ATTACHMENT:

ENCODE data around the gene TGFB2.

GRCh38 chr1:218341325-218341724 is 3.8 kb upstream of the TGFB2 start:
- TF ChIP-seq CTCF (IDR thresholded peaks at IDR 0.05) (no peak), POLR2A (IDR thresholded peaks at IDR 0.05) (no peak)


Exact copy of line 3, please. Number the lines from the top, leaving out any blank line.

- TF ChIP-seq CTCF (IDR thresholded peaks at IDR 0.05) (no peak), POLR2A (IDR thresholded peaks at IDR 0.05) (no peak)